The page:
Sacramento council votes to approve (but really not approve) MLS stadium that won’t (but really will) cost taxpayer money

Good morning, and let’s all read an article that contradicts itself constantly!

The place: Sacramento, California. The outlet: KCRA, which used to be just a UHF television station but is now also a website because everything is also a website (even books!) and broadcasts on something called “virtual channel 3.” The author: “KCRA Staff,” which either means a whole lot of people worked on it or one person who really doesn’t want to be held responsible.

Here is the first paragraph of the article:

The Sacramento City Council approved a public-private partnership to build a Major League Soccer stadium in the downtown railyards and develop the surrounding area.

Whoa, that was fast! Just Friday we were looking at new stadium renderings, and now the council has already approved a funding plan! How did that happen so quickly?

Here is the second paragraph of the article:

Councilmembers unanimously voted Tuesday night to approve a term sheet, a non-binding document that lays out ways the city, the Sacramento Republic FC and Los Angeles-area developer Ron Burkle plan to work together to fund and build the stadium.

Okay, Mr. or Ms. KCRA Staff, that word “non-binding” you used? It means the entities signing it are not “bound” to it, by which is meant that either side can back out. So the partnership isn’t so much “approved” as “planned,” with the actual vote to approve it still to come.

Anyway, how will the city, Sacramento Republic FC, and Ron Burkle (who is actually majority owner of Republic FC, so it’s not entirely clear why he’s listed twice) work together to fund the stadium? On to paragraph three:

The $252 million stadium would be privately funded by the Republic FC and Burkle. No taxpayer dollars will be used to build the stadium.

Great news! Especially since as of Friday the project was set to receive $33 million in tax breaks and other subsidies. But now there’s nothing at all about that, according to paragraph three, and paragraph four, and what’s this now paragraph five:

The term sheet also includes $33 million in tax refunds, waived fees and administrative costs for the stadium.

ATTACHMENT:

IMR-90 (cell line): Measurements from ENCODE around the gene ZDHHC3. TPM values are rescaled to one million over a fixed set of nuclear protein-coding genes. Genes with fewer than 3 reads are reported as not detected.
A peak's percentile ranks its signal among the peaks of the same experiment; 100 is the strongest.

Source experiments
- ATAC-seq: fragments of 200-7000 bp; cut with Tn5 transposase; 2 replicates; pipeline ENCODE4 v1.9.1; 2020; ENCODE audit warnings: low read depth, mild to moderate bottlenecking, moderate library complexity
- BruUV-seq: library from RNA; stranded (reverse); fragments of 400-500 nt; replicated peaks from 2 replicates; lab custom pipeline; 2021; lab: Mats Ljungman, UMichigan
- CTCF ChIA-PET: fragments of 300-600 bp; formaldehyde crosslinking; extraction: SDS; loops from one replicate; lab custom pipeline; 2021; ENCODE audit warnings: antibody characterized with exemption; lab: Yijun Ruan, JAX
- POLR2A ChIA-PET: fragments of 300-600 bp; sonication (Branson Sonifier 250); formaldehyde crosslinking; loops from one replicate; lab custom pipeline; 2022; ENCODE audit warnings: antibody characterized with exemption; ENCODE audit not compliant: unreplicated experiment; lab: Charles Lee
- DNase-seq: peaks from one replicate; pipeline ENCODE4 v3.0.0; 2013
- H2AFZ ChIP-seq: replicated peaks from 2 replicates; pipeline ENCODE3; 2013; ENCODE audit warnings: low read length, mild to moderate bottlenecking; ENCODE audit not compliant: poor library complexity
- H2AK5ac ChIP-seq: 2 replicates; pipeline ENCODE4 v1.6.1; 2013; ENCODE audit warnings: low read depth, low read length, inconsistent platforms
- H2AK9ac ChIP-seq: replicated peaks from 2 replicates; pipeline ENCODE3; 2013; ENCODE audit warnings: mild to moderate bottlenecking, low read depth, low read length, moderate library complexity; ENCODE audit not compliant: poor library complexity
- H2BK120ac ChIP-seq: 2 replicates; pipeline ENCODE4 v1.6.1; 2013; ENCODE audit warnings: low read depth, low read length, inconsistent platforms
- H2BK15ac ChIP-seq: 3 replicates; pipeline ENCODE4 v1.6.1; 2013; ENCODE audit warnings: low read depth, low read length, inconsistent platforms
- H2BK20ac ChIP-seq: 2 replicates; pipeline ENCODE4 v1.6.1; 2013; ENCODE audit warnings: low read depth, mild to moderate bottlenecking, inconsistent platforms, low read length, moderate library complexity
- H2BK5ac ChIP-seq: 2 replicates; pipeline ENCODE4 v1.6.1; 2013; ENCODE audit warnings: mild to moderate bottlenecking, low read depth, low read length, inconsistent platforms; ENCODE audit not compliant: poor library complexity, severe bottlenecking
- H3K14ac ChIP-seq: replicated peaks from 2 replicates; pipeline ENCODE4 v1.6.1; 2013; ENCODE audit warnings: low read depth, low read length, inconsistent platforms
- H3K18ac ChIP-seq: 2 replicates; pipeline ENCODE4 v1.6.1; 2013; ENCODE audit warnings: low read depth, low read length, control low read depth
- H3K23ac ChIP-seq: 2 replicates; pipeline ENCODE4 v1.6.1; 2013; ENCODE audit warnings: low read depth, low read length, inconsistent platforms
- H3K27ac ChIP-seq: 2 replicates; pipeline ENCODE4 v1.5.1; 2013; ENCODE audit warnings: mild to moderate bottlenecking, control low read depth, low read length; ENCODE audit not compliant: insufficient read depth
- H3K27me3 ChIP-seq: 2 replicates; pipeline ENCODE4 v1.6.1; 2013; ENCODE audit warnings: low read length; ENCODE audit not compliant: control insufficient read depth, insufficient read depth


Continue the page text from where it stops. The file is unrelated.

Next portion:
Look. I understand the difficulties of doing comprehensive reporting in the modern world when media outlets are mostly staffed by overworked, underpaid interns and grad students and maybe sometimes augmented Roombas. But seriously, Mr. and/or Ms. KCRA Staff, is it so much trouble to read the very thing you just wrote to see if it still makes sense, given what you’re writing now? Even if you’re suffering short-term memory loss — perhaps the stress is getting to you, or your expanded RAM chip has come loose from its socket — the words are right there for you to look at as a reminder. It would definitely make for a better article if all the words worked together to convey a consistent series of facts, as opposed to looking like they were assembled from a series of separate articles about separate things happening in separate universes.

Anyway, MLS still hasn’t approved an expansion franchise for Sacramento, and won’t until later this year at the earliest, and the time when the league approves an infinite number of franchises at the latest (which could also be later this year). And the deal that is really a term sheet doesn’t kick in until Sacramento gets a team, at least — this isn’t Indianapolis, for god’s sakes.

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7 comments on “Sacramento council votes to approve (but really not approve) MLS stadium that won’t (but really will) cost taxpayer money

  1. Just for information: KCRA has been one of the three VHF, network-affiliated television stations in Sacramento since the 1950’s along with KOVR (now CBS, originally ABC) and KXTV (now ABC, originally CBS). It is actually the best source of news in Sacramento and is usually the first one to report a breaking story. All three are still broadcast via antenna but have expanded their offerings with digital stations and live streaming. (I am not affiliated with any of the stations.)

  2. Unfortunately, all news outlets in Sacramento have swallowed – hook, line, and sinker – the mayor’s assertion that tax breaks and waived fees and costs are not public money because the revenue stream would not have existed without the stadium (or some other development, which of course would never happen). Steinberg wants Sacramento to be a “world-class” city and apparently that cannot happen without at least two major-league teams. This $33 million is on top of money the city has already spent to build roads and other infrastructure to support a stadium.

    1. Then it’s a real shame that Sacramento missed out on the initial round of AAF franchise competitions…

  3. Call me jaded, but if they really end up building a $252 million stadium with just $33 million being spent in public money (and most of that being tax breaks and waived fees) that will be one of the best deals in recent memory. That sounds just WAY too good to be true.

  4. Also, Ron Burkle was Mario Lemieux’s money man at the Pittsburgh Penguins when they were pretending to want to go to Kansas City in order to squeeze a new arena out of the city.

  5. Guess Sacramento didnt learn there lesson as they have an unfinished baseball stadium next to Arco Arena
    Cant believe this continues to go on.

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